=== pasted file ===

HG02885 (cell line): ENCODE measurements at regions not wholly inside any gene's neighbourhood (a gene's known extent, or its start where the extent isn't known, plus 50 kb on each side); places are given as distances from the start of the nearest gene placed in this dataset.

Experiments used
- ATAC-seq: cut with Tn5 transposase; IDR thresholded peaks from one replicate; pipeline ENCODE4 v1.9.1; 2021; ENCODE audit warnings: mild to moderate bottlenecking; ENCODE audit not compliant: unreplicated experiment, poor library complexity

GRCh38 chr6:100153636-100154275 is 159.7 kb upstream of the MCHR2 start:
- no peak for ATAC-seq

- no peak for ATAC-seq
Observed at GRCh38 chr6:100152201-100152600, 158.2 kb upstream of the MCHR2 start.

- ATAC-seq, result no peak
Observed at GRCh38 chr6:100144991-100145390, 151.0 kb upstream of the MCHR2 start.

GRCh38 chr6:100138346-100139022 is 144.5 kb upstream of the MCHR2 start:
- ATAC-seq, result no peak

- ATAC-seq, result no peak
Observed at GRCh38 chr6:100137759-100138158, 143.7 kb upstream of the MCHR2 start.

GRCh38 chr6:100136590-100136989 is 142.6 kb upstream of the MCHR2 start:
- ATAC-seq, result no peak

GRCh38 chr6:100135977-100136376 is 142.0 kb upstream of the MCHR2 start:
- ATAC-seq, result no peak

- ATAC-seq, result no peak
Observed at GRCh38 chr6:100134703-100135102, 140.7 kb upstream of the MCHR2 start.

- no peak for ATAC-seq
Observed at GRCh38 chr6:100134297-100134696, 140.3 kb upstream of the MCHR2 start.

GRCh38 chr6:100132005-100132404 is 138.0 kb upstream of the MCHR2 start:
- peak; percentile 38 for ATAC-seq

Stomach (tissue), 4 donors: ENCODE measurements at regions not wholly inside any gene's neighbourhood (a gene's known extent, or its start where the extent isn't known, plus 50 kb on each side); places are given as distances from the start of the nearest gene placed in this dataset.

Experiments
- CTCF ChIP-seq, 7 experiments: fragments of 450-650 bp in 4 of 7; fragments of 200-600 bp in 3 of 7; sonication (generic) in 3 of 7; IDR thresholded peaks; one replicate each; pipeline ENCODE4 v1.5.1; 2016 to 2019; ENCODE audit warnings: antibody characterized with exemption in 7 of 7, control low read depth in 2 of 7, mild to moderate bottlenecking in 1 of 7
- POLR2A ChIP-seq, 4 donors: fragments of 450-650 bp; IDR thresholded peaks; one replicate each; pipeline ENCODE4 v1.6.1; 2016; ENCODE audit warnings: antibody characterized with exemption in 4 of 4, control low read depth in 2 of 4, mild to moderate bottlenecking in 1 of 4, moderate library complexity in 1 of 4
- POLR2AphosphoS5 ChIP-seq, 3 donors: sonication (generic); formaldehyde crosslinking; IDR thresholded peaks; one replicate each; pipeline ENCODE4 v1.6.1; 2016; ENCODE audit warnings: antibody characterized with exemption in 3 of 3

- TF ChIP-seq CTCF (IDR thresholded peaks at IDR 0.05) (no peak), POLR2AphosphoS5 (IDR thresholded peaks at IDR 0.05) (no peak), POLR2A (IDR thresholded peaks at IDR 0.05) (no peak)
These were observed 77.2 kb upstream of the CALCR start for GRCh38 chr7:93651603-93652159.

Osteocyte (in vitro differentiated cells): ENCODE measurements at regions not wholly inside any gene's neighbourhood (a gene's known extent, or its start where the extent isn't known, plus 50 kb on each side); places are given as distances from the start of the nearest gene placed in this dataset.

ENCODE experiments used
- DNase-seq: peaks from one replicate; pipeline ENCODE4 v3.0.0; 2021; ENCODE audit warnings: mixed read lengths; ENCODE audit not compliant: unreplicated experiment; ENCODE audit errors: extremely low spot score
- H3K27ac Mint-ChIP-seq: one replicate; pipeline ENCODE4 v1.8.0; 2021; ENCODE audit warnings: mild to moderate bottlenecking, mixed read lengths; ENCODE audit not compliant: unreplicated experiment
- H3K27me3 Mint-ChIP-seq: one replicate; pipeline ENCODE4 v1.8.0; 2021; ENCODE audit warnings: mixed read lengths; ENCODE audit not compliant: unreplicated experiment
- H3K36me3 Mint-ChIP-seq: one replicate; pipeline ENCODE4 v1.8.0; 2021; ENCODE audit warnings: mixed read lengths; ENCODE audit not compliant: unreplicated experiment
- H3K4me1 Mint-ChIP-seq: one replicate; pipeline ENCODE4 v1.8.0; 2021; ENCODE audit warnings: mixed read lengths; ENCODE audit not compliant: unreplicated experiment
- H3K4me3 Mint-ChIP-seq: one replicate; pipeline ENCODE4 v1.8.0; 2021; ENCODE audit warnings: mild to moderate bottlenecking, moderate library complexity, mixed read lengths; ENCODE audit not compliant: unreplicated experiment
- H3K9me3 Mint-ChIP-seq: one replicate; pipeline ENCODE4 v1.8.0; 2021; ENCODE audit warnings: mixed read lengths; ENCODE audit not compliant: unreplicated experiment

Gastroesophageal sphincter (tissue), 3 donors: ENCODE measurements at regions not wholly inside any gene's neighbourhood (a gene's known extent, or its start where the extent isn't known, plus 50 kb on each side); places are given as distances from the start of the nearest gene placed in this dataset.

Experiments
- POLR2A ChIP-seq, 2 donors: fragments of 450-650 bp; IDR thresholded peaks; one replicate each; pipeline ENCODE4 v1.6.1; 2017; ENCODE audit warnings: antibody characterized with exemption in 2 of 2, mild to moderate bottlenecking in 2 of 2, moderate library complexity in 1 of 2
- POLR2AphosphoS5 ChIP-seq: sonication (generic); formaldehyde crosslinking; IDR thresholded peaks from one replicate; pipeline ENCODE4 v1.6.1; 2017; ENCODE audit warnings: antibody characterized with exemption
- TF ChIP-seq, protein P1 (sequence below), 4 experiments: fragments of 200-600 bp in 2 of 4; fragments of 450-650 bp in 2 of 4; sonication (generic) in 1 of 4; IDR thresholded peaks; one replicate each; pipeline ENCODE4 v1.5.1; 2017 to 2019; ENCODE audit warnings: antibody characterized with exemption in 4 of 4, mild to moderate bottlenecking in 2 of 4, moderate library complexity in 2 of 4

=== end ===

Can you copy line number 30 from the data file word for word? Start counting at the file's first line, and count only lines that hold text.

These were observed 77.2 kb upstream of the CALCR start for GRCh38 chr7:93651603-93652159.